Last year I decided to venture into uncharted waters of digital product design and joined Shortlist as an intern to start my learning curve with strong mentorship and guidance. Little did I know I’d still be here today! Huge thank you to Rachel, Paul and Simon for giving me a shot.

What’s your favorite Shortlist value and why? (If you need a reminder, check out our blog post here!)

Hard to have a favorite- they’re all great values to live up to. I would although, give our newest value “One team” a special mention. A big part of the culture and what I’ve loved about our Shortlisters is the willingness to help and support each other and putting the team first.

What are three words you would use to describe Team Shortlist?

👉🏼 ⚡️🙌

👉🏼 🚀🌈

👉🏼 🙃👻

#Stimulating #Growth #FUN

What’s your favorite Shortlist memory?

My first day at Shortlist. I was scheduled for meetings and was spoken to in two foreign languages- tech and recruitment. Do I remember anything from that day? NO. Where was I? From hemlines and buttonholes to handmade everything to fashion shows to designer boutiques and now to assessments and competencies to hiring to coding to bots!! Hello world!

My greatest reminder, day one.

What surprised you about working at Shortlist?

Shortlist is like being a part of a vibrant family. A family you work with, play with, you struggle with, prosper with. You share responsibilities with. You feel supported with. You do better with, think different with, think human with.

And amidst all, who always has your back.

Shortlist gives you the space to be who you are and contribute to your individual, unique ways. Every Shortlister contributes significantly to making this a more shared space, space more like home.

What are you currently reading, watching, or listening to?

Reading Cyber Sexy and listening to KISS. Yikes, not sure how that sounds. And, playing LOTS of table tennis. Wait, you didn’t ask that.

What is your spirit animal?

Nudibranchs. Might be too slow to be my spirit animal, but boy, aren’t they fascinatingly beautiful?

Spot the odd one out

Anything else you want the world to know about you, Shortlist, our team? Your favorite playlist to work to? Inspirational quote? Favorite restaurant in Mumbai?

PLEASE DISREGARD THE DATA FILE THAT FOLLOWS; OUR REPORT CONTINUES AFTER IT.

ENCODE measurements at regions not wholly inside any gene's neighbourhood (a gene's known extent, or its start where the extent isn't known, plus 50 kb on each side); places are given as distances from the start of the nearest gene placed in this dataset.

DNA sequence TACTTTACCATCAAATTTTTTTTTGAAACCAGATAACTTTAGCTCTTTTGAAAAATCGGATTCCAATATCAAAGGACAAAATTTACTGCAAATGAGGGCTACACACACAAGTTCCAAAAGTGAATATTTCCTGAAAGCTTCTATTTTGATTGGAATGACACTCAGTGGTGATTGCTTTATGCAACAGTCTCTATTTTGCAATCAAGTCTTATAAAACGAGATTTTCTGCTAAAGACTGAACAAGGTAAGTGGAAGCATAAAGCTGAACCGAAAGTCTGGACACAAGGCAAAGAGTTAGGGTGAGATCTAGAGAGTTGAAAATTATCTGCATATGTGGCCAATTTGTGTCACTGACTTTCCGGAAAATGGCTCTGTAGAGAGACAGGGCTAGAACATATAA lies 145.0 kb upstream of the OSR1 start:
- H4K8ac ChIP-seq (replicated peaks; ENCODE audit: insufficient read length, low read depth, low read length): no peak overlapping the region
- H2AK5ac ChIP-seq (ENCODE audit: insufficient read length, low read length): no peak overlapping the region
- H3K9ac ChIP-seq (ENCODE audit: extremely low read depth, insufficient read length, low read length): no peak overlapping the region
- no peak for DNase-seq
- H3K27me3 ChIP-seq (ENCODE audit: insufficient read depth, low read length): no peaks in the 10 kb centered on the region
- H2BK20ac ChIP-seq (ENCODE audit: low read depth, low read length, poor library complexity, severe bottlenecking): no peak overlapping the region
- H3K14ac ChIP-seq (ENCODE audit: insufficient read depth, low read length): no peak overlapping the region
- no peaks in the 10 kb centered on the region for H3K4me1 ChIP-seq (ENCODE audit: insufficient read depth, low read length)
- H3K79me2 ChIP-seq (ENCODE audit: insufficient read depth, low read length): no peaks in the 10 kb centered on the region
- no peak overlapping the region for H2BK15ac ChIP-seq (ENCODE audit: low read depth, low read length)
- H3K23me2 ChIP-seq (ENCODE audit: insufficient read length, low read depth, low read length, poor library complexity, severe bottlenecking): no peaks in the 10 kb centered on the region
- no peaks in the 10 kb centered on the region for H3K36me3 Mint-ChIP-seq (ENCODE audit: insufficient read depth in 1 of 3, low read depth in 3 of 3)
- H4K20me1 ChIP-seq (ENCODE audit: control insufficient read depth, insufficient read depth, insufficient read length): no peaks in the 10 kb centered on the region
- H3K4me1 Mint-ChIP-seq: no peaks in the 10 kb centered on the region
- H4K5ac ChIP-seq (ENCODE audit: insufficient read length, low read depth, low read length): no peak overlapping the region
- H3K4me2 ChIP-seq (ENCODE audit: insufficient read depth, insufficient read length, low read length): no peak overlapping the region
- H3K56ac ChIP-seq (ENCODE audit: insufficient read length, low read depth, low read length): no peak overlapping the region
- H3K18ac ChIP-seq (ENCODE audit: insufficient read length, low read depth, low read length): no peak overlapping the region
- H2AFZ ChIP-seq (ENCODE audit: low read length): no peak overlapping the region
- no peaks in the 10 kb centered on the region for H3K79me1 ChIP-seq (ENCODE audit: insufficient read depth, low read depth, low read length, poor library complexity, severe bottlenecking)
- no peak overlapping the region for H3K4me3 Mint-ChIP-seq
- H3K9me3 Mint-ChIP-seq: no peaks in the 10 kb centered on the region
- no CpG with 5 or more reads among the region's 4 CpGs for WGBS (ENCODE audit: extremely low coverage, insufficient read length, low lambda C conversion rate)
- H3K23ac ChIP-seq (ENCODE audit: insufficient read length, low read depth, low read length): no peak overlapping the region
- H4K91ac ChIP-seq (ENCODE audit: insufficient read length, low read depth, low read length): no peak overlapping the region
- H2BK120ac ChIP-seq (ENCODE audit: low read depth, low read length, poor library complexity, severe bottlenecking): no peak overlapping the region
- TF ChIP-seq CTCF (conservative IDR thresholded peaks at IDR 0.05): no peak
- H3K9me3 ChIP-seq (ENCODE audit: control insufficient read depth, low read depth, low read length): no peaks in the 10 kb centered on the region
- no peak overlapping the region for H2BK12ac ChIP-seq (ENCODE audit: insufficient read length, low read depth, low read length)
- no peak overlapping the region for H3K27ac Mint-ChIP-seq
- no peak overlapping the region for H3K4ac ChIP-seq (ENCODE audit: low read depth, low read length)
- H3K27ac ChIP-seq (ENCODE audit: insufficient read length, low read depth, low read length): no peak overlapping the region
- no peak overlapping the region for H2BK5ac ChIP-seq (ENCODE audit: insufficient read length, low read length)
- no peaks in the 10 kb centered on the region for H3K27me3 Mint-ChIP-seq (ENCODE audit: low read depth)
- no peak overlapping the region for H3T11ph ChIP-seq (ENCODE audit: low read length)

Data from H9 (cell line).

Mowgli days with some simple bare necessities 🎵

I like pineapple on my pizza,

But recently lost my dairy visa,

Sorbets and smoothies are the way to go,

Vegan, Gluten-free, Boring, and Ket-o

I love being in nature, Chlorophyll is my drug,

It’s like being given, a warm fuzzy hug

Dr. Seuss shows me all the places I’ll go,

And I continue my journey with a little disc-o,

Now give this a read as if you’re rapping,

And make it a song with some tapping!

Silly I know, but I like to rhyme,

If it lightens up your day, maybe it’s worth my time!


Thank you, Poonam! We’re so lucky to have you on Team Shortlist.

Did reading about Poonam’s experiences make you want to join our squad?

We’re hiring a Data Scientist (Mumbai or Hyderabad), Head of Product (Mumbai, Hyderabad, or Nairobi) and Recruitment Associate (Nairobi).

Apply today — we’re excited to hear from you!

Job hopping and what it can mean for your career

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Job hopping can be described as the frequent changing of jobs. In many of our interactions with professionals in different fields, we’ve met individuals who inquire about how moving through different positions reflects on them as jobseekers, and what they can gain or lose from job hopping.While we may enjoy the benefits of trying new things throughout our career, is the grass always greener on the other side? 
job hopping

 

Job hopping may sometimes be necessitated by certain events or changes that take place in an organization as well as the nature of roles performed, sometimes this may be a personal decision. We want to share with you how job hopping elevates or disrupts your career depending on the timing of your decision by looking at the pros and cons.

Let’s first look at some of the positive outcomes associated with job hopping every so often: